I’ve always admired New Zealanders for their sense of belonging in the outdoors. Their land really is the natural equivalent of the burger with the lot – glaciers, alpine peaks, volcanoes, beaches, rainforest, even one tiny spot of desert – and, in the main, the people appear to know and appreciate their natural good fortune. It’s a connection that seems to give them an insouciance about conditions and weather that you see in few other countries. There’s little that stops Kiwis from getting out to play.
When I arrived in New Zealand a few days ago, Cyclone Lusi was bearing down on the country. This storm had killed 10 people in Vanuatu and was forecast to arrive in New Zealand with wind speeds of up to 130km/h and the sort of rainfall that would have done Noah proud. And I was about to go canoeing.
At 4000 metres above sea level, footsteps come too slowly and breaths come too quickly. Appetites disappear and every effort is exaggerated. Life at this elevation is pure hard work.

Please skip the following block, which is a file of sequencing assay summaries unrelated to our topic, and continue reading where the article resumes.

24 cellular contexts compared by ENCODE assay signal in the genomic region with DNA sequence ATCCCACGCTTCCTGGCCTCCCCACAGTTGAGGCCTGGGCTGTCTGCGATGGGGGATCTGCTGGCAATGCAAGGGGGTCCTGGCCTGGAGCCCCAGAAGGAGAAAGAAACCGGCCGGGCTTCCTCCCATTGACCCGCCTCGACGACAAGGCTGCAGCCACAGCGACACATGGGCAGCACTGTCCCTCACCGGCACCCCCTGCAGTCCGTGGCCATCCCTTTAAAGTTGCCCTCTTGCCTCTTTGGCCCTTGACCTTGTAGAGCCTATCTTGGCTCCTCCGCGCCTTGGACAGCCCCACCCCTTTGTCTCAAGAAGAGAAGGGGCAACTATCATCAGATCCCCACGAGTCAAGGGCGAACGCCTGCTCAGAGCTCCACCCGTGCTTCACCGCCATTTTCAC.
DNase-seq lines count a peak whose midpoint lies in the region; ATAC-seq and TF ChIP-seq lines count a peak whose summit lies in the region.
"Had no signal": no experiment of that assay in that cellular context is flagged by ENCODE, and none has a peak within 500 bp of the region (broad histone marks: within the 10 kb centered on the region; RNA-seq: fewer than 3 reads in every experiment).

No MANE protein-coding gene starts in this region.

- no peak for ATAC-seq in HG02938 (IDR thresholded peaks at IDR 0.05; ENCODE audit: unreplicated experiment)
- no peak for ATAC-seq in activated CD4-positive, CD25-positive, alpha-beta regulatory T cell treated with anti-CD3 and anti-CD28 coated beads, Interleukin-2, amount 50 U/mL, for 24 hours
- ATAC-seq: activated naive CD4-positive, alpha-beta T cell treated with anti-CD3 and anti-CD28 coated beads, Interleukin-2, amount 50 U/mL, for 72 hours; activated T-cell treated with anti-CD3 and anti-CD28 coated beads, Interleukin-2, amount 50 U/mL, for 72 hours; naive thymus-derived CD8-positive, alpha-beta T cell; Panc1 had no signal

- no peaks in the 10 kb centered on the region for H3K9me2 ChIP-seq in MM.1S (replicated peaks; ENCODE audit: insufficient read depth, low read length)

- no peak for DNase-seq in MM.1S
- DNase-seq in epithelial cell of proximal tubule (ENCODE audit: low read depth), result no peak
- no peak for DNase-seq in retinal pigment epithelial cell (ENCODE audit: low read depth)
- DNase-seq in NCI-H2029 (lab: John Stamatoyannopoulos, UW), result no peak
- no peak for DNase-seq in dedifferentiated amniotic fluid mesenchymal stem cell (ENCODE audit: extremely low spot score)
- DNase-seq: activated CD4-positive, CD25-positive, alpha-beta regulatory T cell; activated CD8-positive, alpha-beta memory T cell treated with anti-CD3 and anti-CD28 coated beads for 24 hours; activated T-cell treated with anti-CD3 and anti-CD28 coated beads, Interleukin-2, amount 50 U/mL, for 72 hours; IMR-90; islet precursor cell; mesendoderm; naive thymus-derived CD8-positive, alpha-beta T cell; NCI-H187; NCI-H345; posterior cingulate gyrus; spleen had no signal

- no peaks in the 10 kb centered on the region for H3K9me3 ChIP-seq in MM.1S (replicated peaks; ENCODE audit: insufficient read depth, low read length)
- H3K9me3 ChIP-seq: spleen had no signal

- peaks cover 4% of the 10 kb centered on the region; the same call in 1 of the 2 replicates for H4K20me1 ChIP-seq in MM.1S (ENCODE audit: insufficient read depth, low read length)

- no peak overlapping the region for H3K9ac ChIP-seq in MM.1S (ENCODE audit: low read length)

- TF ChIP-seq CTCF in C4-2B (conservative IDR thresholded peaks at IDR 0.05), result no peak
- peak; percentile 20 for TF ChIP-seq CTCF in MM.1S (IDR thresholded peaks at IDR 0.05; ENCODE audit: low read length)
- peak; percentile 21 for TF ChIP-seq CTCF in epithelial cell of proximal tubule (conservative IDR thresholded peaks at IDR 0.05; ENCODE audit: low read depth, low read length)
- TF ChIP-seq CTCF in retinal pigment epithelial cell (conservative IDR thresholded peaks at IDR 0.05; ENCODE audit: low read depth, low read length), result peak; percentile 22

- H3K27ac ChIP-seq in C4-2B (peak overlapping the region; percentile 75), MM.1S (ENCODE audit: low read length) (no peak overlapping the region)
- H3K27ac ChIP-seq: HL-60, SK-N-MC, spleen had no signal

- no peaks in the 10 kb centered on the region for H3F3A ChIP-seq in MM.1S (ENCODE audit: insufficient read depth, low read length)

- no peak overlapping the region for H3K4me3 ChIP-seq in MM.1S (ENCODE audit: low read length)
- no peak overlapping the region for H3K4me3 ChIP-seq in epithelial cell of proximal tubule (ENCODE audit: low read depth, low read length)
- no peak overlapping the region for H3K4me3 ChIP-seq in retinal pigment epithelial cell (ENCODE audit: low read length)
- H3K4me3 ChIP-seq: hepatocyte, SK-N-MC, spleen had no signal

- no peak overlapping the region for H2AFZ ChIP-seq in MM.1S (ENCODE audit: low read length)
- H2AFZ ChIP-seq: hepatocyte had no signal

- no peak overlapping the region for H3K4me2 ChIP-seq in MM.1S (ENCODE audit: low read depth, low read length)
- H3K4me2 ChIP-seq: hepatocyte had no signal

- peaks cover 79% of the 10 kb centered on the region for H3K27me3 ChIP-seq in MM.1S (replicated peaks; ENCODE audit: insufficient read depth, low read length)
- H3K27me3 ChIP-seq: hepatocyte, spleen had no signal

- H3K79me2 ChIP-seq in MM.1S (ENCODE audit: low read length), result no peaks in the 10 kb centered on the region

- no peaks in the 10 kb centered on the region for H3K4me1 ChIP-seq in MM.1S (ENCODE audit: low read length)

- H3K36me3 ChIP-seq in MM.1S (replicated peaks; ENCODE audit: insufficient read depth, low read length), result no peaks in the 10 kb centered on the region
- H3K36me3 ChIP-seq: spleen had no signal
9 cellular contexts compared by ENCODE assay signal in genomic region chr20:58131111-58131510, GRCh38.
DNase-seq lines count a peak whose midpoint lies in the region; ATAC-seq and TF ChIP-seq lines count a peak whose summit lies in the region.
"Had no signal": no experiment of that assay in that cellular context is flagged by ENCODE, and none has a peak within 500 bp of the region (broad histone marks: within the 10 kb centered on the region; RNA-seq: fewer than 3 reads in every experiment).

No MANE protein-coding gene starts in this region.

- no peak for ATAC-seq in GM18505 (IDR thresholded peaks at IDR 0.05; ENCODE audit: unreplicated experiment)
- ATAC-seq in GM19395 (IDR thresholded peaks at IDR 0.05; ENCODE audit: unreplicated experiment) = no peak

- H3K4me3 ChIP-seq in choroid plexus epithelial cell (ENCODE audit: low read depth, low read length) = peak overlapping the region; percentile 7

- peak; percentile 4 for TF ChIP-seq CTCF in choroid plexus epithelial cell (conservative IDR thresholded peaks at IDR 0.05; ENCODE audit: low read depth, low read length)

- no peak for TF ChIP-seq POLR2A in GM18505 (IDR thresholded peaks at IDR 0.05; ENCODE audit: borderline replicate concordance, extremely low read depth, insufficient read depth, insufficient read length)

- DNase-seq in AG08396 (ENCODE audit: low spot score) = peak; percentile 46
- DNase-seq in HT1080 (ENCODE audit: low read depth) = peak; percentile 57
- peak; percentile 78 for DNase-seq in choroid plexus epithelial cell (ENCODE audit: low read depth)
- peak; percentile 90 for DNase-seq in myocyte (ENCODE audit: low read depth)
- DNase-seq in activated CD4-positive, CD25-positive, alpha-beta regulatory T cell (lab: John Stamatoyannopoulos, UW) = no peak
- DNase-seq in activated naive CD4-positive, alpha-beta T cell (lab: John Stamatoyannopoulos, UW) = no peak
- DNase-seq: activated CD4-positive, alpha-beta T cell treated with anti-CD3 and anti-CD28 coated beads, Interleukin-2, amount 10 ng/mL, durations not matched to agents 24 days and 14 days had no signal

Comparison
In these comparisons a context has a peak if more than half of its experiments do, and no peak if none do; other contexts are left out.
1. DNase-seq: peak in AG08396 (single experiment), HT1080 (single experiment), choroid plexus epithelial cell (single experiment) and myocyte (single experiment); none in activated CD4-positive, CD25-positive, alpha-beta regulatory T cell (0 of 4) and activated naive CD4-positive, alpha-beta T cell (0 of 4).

When I hiked across the Simien Mountains in Ethiopia, climbing to the country’s highest point at 4550 metres, I was always surprised to look up and see village kids sprinting across the fields – usually barefoot – to greet me. They’d arrive beside me smiling, barely puffing, even as I sucked for air so hard I was in danger of accidentally inhaling one of them. And I was just walking. Around me there were sick and immobile hikers strapped to the backs of mules, and others so defeated by the pains of altitude that they’d opted out of the summit climb. And then off the kids would trot again, bounding like springboks. Continue reading